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C.H. Spurgeons's The Treasury of David

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 Verse 16
Chapter 65
Verse 18
Chapter 67

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Verse 17. I cried unto him with my mouth, and he was extolled with my tongue. It is well when prayer and praise go together, like the horses in Pharaoh's chariot. Some cry who do not sing, and some sing who do not cry: both together are best. Since the Lord's answers so frequently follow close at the heels of our petitions, and even overtake them, it becomes us to let our grateful praises keep pace with our humble prayers. Observe that the psalmist did both cry and speak; the Lord has cast the dumb devil out of his children, and those of them who are least fluent with their tongues are often the most eloquent with their hearts.



Verse 17. This verse may be rendered thus: -- I cried unto him with my mouth, and his exaltation was under my tongue; that is, I was considering and meditating how I might lift up and exalt the name of God, and make his praise glorious. Holy thoughts are said to be under the tongue when we are in a preparation to bring them forth. Joseph Caryl.

Verse 17. He was extolled with my tongue. It is a proof that prayer has proceeded from unworthy motives, when the blessings which succeed it are not acknowledged with as much fervency as when they were originally implored. The ten lepers all cried for mercy, and all obtained it, but only one returned to render thanks. John Morison.

Verse 17. He was extolled with my tongue: literally an extolling (of Him was) under my tongue, implying fulness of praise (Psalms 10:7). A store of praise being conceived as under the tongue, whence a portion might be taken on all occasions. The sense is, scarcely had I cried unto him when, by delivering me, he gave me abundant reason to extol him. (Psalms 34:6.) A. R. Faussett.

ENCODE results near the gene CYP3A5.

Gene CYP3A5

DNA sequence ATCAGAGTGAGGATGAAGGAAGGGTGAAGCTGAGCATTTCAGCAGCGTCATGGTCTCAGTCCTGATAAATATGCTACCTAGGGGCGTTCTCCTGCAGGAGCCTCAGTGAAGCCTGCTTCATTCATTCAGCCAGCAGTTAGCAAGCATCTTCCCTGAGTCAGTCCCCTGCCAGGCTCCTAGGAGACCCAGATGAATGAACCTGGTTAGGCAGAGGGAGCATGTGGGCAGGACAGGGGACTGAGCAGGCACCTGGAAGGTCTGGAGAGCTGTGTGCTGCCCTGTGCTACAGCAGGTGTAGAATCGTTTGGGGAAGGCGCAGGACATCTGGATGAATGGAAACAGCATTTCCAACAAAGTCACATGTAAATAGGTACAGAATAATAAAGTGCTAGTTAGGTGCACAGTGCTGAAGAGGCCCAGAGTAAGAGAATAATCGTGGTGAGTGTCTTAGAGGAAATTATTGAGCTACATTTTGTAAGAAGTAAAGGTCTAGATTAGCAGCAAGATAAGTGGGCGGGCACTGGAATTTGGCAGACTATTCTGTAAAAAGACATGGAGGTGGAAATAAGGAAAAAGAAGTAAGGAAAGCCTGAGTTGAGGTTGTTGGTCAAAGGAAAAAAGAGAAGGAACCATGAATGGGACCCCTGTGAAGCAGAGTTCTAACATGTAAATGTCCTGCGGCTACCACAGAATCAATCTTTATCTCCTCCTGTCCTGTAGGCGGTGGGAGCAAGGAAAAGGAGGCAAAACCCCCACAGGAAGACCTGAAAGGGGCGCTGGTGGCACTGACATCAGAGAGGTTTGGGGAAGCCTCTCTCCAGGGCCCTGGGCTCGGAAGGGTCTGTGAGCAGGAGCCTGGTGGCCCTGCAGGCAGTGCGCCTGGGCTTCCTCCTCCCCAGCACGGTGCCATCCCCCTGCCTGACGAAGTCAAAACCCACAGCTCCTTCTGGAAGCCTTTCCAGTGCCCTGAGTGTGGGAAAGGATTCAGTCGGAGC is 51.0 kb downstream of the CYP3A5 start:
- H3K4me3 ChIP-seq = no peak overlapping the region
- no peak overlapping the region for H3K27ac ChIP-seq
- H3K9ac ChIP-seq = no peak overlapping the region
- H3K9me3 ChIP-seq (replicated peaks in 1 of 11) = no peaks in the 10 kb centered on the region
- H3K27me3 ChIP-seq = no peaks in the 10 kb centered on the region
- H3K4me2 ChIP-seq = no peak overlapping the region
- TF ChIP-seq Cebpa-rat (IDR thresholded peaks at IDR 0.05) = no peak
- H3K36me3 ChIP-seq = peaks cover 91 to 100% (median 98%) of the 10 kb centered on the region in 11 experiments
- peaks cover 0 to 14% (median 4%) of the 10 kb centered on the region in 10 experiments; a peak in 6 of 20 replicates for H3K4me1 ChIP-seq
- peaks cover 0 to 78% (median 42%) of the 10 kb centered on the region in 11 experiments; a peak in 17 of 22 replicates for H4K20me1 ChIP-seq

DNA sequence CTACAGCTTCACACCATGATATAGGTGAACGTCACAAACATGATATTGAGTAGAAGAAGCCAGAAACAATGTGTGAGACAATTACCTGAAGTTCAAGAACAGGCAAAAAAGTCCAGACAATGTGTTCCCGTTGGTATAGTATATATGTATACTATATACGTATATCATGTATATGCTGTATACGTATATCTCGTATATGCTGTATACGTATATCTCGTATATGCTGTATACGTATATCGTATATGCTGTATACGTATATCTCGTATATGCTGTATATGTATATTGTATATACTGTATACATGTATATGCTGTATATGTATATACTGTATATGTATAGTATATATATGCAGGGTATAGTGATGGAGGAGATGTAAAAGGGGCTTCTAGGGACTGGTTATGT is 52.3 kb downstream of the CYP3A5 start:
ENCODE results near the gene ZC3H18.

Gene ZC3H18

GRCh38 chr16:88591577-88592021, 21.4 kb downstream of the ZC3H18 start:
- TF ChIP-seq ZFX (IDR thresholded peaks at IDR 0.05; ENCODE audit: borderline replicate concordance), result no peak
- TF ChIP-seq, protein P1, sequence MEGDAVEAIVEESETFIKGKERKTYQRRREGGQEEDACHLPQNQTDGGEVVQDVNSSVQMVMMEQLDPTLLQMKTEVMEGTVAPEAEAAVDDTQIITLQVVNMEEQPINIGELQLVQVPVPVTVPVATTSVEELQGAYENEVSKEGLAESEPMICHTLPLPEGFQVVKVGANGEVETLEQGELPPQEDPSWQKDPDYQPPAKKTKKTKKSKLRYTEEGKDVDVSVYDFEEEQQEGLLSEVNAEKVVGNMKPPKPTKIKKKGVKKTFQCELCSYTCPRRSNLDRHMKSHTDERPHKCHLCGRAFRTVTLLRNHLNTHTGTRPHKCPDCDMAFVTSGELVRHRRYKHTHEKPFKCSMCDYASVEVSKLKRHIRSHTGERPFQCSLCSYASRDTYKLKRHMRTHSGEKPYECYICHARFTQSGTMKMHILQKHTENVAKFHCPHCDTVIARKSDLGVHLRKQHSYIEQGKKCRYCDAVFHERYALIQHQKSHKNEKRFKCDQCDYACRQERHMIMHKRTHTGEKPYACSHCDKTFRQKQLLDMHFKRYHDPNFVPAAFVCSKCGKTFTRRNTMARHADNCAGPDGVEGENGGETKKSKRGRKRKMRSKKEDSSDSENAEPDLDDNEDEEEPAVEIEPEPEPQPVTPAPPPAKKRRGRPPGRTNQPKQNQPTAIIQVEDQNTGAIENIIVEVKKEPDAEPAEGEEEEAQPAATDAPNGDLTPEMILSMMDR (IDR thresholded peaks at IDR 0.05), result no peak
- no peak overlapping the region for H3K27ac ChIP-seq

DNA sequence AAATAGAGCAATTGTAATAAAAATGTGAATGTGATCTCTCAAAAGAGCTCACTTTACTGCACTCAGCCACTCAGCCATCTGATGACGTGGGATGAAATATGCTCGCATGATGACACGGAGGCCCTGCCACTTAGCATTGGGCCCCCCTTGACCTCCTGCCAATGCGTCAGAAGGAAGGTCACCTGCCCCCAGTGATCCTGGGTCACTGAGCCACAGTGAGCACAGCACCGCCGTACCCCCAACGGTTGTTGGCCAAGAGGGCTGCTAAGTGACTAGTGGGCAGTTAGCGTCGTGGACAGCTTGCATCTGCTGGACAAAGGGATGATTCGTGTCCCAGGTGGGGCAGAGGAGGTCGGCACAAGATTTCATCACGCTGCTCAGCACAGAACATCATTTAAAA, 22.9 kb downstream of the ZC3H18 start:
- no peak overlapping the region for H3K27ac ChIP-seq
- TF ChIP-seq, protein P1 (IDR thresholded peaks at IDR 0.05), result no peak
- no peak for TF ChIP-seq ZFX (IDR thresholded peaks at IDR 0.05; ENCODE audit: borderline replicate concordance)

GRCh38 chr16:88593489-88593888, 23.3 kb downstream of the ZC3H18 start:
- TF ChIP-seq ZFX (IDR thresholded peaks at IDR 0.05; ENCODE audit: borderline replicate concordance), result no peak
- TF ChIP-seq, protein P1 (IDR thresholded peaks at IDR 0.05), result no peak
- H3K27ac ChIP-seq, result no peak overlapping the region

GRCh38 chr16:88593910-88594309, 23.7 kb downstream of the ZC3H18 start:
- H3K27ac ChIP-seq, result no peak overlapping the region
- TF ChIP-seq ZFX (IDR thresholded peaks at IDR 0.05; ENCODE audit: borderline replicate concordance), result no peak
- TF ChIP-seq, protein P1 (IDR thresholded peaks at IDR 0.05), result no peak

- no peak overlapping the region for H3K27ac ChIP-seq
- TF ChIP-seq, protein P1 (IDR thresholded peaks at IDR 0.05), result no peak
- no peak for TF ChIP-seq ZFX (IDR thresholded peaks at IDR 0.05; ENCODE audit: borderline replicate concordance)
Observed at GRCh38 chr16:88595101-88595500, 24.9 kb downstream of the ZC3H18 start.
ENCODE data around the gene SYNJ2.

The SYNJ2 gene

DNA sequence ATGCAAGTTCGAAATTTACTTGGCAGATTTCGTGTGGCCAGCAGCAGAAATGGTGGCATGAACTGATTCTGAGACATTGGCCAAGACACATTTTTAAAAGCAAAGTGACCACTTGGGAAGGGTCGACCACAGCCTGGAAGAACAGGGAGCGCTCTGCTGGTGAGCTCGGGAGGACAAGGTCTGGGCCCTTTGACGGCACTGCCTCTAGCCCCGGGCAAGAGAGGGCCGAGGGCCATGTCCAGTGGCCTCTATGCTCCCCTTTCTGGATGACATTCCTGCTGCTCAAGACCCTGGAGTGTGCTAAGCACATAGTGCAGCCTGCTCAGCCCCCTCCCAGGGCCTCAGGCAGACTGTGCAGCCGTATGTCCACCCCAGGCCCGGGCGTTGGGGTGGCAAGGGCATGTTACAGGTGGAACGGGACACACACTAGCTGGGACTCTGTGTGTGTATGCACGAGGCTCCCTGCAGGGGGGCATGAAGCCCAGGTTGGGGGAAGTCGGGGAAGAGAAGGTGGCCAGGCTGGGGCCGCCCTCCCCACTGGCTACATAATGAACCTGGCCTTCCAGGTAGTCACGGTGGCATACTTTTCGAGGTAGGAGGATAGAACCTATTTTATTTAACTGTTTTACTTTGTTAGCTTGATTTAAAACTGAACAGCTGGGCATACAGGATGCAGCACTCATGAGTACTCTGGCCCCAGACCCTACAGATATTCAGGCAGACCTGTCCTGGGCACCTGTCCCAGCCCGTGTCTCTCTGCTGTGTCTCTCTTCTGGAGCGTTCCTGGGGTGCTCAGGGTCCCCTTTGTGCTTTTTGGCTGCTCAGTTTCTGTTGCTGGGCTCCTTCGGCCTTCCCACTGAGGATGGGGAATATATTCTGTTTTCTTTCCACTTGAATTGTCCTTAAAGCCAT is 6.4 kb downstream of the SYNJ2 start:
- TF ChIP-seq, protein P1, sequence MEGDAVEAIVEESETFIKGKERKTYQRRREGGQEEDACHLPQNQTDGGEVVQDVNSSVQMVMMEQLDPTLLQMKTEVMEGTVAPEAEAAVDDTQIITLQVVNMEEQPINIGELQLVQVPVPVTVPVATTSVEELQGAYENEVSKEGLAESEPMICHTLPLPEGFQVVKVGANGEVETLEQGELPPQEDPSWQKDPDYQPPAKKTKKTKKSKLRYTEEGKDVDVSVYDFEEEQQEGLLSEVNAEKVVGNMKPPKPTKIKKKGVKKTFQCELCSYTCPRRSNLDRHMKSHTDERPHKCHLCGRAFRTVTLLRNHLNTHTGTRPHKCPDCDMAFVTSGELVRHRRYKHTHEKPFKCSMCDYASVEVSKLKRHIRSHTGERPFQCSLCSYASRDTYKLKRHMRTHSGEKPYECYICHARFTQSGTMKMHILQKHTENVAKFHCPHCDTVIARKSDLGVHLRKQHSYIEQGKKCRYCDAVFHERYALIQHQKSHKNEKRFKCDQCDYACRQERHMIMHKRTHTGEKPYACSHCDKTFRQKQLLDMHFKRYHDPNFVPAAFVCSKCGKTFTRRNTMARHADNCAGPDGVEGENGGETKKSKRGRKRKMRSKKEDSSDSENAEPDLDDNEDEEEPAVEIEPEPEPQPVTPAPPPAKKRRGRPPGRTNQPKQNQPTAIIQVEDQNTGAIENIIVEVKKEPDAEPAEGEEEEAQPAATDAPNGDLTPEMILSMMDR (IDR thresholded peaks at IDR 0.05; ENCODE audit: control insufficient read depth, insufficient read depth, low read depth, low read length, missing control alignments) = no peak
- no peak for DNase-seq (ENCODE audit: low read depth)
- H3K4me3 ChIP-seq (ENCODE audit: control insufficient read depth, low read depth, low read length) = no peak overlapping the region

Verse 17. With my tongue. Let the praise of God be in thy tongue, under thy tongue, and upon thy tongue, that it may shine before all men, and that they may see that thy heart is good. The fish lucerna has a shining tongue, (A reviewer condemns us for quoting false natural history, but no intelligent reader will be misled thereby. -- Editor.) from which it takes its name; and in the depths of the sea the light of its tongue reveals it: if thy heart has a tongue, shining with the praises of God, it will sufficiently show itself of what sort it is. Hence the old saying, "Speak, that I may see thee." Thomas Le Blanc.



Verse 17.

  1. The two principal parts of devotion. Prayer and praise.
  2. Their degree. In prayer, crying. In praise, extolling.
  3. Their order.
    1. Prayer.
    2. Then praise. What is won by prayer is worn in praise.


Copyright Statement
These files are public domain and are a derivative of an electronic edition that is available on the Christian Classics Ethereal Library Website.

Bibliography Information
Spurgeon, Charles H. "Commentary on Psalms 66:17". "C.H. Spurgeons's The Treasury of David". <>. 1865-1885.


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